Bloomberg New Energy Finance (BNEF) has released the results of its 2019 Battery Price Survey, finding that industry-weighted average battery pack prices have already fallen to $156 per kWh.
This is over 13% lower than the 2018 average ($180/kWh, when adjusted for inflation), and BNEF foresees cost reductions continuing, with $100/kWh potentially being reached by 2023.
Note that BNEF’s pricing data is based on the industry volume-weighted average, and is not intended to be representative of cost leaders such as Tesla/Panasonic, CATL, and others.
Our understanding is that Tesla is already somewhere below $100/kWh at the cell level, and likely below $140/kWh at the pack level.
Volkswagen has hinted that its cell prices (likely supplied by CATL, based on NCM 811 chemistry) are also below the $100/kWh level.
BNEF projects that the overall industry’s cost reductions will continue, with $100/kWh at the pack level likely to be reached by around 2023.
This is the point at which mass market electric vehicles (BEVs) are expected to reach sticker price parity with “equivalent” combustion vehicles, whilst larger vehicle classes and premium vehicles have already passed parity in several cases.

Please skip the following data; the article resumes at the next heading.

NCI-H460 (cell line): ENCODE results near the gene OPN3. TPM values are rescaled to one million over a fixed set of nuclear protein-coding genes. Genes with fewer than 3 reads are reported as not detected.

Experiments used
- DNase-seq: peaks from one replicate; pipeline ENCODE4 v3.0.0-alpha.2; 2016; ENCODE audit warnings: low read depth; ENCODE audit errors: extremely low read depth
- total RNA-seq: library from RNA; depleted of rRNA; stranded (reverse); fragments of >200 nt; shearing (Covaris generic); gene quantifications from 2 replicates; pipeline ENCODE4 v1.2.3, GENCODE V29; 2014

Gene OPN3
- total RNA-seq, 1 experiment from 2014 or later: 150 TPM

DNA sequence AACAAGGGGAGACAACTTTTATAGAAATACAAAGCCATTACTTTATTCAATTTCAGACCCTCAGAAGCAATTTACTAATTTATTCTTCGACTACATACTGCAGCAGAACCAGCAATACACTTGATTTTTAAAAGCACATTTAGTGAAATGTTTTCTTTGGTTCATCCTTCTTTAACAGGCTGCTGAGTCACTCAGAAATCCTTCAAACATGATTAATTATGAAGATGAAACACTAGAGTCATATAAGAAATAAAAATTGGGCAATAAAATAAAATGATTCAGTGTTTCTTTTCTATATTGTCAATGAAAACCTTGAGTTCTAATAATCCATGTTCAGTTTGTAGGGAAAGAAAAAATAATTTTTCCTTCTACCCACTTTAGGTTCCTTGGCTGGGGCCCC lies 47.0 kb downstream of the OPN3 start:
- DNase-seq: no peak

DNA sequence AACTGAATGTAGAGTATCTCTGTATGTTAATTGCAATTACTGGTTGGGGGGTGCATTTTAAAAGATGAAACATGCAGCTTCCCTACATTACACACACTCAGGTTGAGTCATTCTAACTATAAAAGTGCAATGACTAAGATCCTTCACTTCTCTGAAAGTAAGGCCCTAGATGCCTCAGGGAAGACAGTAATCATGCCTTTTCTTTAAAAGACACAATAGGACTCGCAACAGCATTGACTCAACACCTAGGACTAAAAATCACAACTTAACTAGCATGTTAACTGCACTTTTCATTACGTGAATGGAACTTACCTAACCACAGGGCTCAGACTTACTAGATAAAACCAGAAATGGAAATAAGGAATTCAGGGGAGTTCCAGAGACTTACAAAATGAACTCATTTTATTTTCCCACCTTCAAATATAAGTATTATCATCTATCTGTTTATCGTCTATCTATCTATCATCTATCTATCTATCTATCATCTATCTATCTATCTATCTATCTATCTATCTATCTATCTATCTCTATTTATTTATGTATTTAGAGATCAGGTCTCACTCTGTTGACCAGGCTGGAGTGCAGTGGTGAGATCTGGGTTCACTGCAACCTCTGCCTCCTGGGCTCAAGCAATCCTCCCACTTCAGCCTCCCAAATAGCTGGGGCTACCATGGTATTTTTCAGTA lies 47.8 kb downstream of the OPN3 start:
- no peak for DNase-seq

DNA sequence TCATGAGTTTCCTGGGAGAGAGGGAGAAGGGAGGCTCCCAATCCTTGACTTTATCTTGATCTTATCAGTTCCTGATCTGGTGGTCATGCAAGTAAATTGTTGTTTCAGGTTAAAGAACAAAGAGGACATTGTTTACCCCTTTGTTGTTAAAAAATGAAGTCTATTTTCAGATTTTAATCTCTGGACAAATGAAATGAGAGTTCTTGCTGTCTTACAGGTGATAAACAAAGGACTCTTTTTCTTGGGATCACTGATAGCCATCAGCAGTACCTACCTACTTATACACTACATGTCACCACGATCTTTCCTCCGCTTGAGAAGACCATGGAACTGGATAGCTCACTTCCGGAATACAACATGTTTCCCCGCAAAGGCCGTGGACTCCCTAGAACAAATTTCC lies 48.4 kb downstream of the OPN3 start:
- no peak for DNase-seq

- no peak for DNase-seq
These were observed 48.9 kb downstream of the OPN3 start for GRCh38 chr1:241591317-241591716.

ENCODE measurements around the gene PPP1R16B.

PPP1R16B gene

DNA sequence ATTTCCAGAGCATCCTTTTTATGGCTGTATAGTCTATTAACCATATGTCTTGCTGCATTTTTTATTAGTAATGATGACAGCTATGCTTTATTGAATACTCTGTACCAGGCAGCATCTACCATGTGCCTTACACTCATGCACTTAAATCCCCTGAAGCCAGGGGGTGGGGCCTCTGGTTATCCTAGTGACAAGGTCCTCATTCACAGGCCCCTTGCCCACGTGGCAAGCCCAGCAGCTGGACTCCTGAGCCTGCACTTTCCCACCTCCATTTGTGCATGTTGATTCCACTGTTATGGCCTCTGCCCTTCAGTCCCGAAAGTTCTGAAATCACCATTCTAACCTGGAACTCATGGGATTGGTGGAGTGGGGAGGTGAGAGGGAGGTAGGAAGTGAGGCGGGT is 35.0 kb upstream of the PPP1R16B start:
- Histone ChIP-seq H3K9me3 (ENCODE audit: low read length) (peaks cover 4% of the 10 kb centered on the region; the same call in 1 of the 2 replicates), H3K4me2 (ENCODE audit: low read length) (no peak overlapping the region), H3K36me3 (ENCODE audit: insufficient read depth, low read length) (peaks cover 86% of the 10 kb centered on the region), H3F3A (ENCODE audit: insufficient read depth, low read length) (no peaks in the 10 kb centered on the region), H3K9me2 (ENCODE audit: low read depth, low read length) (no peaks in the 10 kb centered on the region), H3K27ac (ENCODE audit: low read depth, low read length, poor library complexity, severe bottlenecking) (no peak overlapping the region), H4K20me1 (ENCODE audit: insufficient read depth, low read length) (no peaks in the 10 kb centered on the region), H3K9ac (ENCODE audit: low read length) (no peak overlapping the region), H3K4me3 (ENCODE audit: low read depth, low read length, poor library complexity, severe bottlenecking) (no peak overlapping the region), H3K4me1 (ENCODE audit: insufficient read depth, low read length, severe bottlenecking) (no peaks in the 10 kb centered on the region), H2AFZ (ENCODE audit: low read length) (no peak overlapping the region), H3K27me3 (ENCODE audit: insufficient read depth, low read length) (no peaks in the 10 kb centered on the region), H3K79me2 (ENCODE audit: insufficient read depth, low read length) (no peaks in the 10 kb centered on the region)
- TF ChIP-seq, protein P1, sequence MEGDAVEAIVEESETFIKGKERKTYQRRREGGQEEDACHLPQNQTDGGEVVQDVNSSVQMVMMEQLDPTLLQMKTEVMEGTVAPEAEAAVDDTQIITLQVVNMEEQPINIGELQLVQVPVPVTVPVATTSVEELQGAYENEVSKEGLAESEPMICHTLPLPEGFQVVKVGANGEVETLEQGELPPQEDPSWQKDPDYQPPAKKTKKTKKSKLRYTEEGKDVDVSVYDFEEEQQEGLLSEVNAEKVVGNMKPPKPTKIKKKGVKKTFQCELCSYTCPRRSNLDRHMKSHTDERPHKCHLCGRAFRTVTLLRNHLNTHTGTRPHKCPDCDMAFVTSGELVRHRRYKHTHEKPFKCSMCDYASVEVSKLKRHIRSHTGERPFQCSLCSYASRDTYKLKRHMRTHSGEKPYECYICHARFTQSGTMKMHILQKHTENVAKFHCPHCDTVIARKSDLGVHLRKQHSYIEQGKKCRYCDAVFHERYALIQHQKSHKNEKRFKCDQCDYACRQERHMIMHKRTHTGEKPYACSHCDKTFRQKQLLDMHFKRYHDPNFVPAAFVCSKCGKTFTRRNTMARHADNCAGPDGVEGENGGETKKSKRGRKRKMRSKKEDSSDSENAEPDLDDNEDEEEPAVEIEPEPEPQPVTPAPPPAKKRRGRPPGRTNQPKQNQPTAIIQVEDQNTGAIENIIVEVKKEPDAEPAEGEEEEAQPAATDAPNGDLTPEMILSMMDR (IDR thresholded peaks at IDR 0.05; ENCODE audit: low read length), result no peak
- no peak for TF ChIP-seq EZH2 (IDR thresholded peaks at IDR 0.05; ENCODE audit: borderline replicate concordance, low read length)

All BEVs are typically already more affordable than combustion vehicles on a total-cost-of-ownership basis, due to substantial lifetime savings on fuel and maintenance costs.
However, there are still efficiencies to be found in inverters, motors, aero, tires and wheels, overall weight, and many other areas, all of which have compounding effects on making EVs ever more capable and ever more affordable.
Reference- Bloomberg New Energy Finance (BNEF) Report, New York Times, Clean Technica